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Investigation of gastrointestinal effects of organophosphate/carbamate pesticide residues on young children - PS2602

The main objectives of this research are to:
· establish background population distribution for organophosphate and carbamate metabolite levels in urine and faecal samples from young children; and
· establish whether there is a link between pesticide residue exposure and gastrointestinal effects in children and determine what part diet plays in the pesticide residue exposure.

The proposal has been designed to have sufficient statistical power to enable an opinion to be given on whether there is any relationship between pesticide exposure and gastrointestinal effects. Such an outcome will directly address concerns raised by the Committee on Toxicity and special interest groups. It will enable DEFRA to provide suitable, science-based, guidance to consumers. This proposal follows on from a successful pilot study (PR1146) undertaken by HSL which demonstrated that the approach presented here is feasible. The proposal has taken note of suggestions from DEFRA and the MedTox panel with regard to some of the issues raised by the pilot study. The results of the study will be presented to DEFRA and disseminated in the public domain via appropriate routes.
1. Project set up
Questionnaires, a database, sample kits and information will be prepared. Ethics Committee approval will be sought from South Sheffield Research Ethics Committee.

2. Recruit and maintain sample populations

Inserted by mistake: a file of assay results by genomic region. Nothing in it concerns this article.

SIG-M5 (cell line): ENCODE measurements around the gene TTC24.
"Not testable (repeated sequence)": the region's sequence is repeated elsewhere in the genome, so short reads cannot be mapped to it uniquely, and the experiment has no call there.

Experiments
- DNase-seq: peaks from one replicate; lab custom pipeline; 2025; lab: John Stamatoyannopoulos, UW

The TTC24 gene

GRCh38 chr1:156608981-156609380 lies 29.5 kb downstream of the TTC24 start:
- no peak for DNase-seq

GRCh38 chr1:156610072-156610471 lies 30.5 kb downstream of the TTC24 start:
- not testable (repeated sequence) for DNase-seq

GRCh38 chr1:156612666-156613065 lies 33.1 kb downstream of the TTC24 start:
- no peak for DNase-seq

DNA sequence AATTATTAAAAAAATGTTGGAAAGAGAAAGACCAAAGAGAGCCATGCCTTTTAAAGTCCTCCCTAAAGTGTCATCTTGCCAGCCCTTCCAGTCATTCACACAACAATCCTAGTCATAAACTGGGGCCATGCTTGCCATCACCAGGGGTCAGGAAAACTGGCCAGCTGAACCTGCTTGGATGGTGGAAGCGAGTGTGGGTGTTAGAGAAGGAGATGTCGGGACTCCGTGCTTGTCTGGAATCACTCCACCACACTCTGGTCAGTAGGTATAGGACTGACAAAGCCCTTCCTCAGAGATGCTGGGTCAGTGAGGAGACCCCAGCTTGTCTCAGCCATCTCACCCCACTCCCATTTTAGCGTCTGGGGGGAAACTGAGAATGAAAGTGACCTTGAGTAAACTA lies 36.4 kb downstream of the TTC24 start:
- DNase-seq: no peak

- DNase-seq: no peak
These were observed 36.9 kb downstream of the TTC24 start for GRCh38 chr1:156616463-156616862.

Parents with children aged 1 to 4 years will be recruited from departments at Sheffield Children’s Hospital and Doncaster Royal Infirmary. Children will be followed up by hospital staff and will provide samples of urine and faeces, twice when well and once when suffering from gastrointestinal effects. Approximately 100 samples are required for the symptomatic group, this will result in 200 baseline samples being collected.

3. Sample analysis
Samples will be analysed by HSL for OP/C pesticide metabolites using previously reported methods. Faecal samples will also be tested for rotavirus (the most common cause of GI effects in young children) to determine viral infection.

4. Data analysis and report
Correlation between pesticide levels, symptoms and diet will be examined. An opinion will be presented as to the likelihood of dietary pesticide residues causing gastrointestinal effects. Background population ranges will be determined for the analytes monitored.
Project Documents
• Final Report - SID5 : Investigation of gastrointestinal effects of organophosphate/carbarnate pesticide residues on young children   (2017k)
Time-Scale and Cost
From: 2004

To: 2007

Cost: £217,631
Contractor / Funded Organisations
Health & Safety Laboratory
Food Quality              
Hazardous substances              
Mass Spectrometry              
Pesticide Residues              
Pesticide use              
Public Health              
Fields of Study
Pesticide Safety